Very thrilled that this week’s Evening Standard column was included by The Week in their round-up of the best commentary today. It is something I feel VERY STRONG ABOUT. Maybe even more strongly than I do about electric scooters. Anyway, click HERE for it. And will paste my Sun Tel column below. More things I feel VERY STRONGLY ABOUT.
The Beckhams have been on holiday in Miami this week. Quite right too. Nice for them to have a bit of a treat. But it looked like an alarmingly active holiday to me. There were trips to a waterpark and an amusement arcade, salsa lessons from Jennifer Lopez’s husband, shopping, deep-sea fishing and a constant stream of social media from almost every member of the family, documenting their adventures. They don’t appear to have visited a museum or local site of architectural interest but perhaps they just didn’t photograph those bits. Elsewhere this week, Penny Lancaster practised her golf swing on a superyacht floating about the French Riviera and, in Antigua, Barcelona footballer Lionel Messi had a kickabout with a British boy also holidaying there.
I feel, therefore, that it falls to me to explain to these celebrities, and to anyone else who needs similar assistance, that throwing oneself down water chutes and doing the doble is too much activity for a summer holiday. Much too much activity. For why else did God invent sunbeds, if not for us to flop shortly after breakfast, only to peel ourselves up for lunch and later again for ‘drinks time’ which, depending on your family, may start at around 6pm. Although I understand that others pop that first cork much earlier, perhaps around Elevenses, and that is fine too, especially if you are on holiday with one or more small children.
I’ve just returned from a few days in Spain where the most energetic we got was during a discussion about how many Magnums a day was too many. The ice-creams, I mean, although we might as well have had a similar discussion about the wine because we knocked through that as well. Excepting the drive from the airport and back, I didn’t get in a car once, and while there was a chap who asked ‘Anyone for tennis?’ over breakfast one morning, we dealt with him fairly swiftly and he really was very contrite when we let him out of his room the following day.
‘Should we go to the beach for lunch?’ someone ventured at another point while we lay like sleeping lions around the pool. There were instant murmurs of dissent at the idea of forcing the children into hot car seats, a drive in convoy, a fight to find, first, a parking space anywhere on the Costa Brava and secondly a table where a desultory waiter would fling a basket of calamares at us before one of the children had a meltdown and we had to return to the now really quite scalding car seats and motor back again. My Fitbit kept shrieking on my wrist, urging me to increase my steps but, devil that I am, I ignored it. Any sudden movement, apart from eating and drinking, was simply too arduous.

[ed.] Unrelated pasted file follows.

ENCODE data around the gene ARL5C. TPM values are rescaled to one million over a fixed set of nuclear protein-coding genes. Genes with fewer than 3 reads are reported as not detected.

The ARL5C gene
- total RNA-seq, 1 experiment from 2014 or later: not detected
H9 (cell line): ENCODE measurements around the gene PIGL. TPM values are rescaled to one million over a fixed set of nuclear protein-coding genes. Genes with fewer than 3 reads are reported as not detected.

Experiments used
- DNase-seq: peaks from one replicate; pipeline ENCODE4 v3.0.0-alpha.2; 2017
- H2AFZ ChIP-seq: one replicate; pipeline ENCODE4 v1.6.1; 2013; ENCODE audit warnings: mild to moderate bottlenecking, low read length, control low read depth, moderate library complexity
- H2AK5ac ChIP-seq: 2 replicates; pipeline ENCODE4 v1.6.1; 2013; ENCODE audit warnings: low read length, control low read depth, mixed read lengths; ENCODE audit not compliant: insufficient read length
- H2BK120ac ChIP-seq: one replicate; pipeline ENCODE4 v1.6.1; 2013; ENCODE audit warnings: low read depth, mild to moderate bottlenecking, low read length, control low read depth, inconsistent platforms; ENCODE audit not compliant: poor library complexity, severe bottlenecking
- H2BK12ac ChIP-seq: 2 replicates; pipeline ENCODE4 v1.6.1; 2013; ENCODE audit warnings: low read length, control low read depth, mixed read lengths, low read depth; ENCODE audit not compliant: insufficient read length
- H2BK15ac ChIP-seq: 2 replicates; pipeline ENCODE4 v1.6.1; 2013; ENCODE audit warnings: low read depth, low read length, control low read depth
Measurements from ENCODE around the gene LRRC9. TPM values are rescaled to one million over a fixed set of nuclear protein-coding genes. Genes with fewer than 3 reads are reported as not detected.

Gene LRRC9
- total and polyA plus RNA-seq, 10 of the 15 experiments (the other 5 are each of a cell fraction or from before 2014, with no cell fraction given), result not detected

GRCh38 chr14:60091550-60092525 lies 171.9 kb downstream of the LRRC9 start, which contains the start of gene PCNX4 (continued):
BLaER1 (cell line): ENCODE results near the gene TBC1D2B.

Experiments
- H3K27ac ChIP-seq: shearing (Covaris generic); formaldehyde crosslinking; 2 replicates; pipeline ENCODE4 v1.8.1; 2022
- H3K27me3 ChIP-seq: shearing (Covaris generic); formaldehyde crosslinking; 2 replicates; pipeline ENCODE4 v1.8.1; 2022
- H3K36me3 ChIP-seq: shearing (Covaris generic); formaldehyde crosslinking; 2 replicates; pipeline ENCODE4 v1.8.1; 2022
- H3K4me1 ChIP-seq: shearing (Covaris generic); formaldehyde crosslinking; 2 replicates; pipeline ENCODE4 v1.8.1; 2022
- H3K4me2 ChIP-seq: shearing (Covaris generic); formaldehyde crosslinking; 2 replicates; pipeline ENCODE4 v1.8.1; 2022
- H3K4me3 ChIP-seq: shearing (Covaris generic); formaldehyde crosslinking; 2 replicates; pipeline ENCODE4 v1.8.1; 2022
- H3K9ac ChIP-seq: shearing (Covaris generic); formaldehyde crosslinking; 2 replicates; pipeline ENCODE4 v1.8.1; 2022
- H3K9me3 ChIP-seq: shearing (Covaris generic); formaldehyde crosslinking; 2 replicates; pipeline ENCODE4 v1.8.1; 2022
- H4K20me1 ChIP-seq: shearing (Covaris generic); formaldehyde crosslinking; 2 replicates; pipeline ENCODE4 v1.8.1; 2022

I stress that I’m talking about summer holidays here. Feel free to do whatever you like on holidays taken at other times of the year. I hate skiing myself, largely because I’m rubbish at it, but it’s a perfectly adequate winter holiday activity. If you find yourself on the Amalfi coast in February then you’re quite at liberty to visit Pompeii. But during these hot months, you must try and remain as still and horizontal as possible. If these temperatures keep rising, playing golf or football could become increasingly dangerous, anyway.
Alarmed mutterings drift south from Balmoral where unmarried couples aren’t allowed to share a bedroom. Apparently courtiers at the Queen’s Scottish castle are worrying about what to do if Boris brings his girlfriend Carrie along for the prime minister’s traditional visit later this summer. They’re presumably not pushed for space up there but if I was in charge of bedroom organisation, I’d simply do what my step-mother did when my siblings and I started bringing home other halves for the weekends or holidays. We were allowed in the same bedroom on the basis it was the 21st century and also saved on laundry, but were instructed on ‘no account’ to tell our grandmother. So bunk up Boris and Carrie, just don’t mention it to HM over breakfast.
Huge fashion news. Signet rings are back, says Vanity Fair. Meghan Markle and Gwyneth Paltrow are wearing them and so the rest of us must scurry to the family safe (if you’re very grand) or H Samuel (if you’re less so) and slip one on. I remain unconvinced by this pronouncement because all those my age who wear pinkie rings tend to be pompous sorts with an insecurity complex which means they need to broadcast the fact they have a family crest. But naturally it was a topic that came up often in the Tatler office, which is where I learned that the 8th Marquess of Bristol has a different signet ring for every day of week. The posh, male version of Imelda Marcos.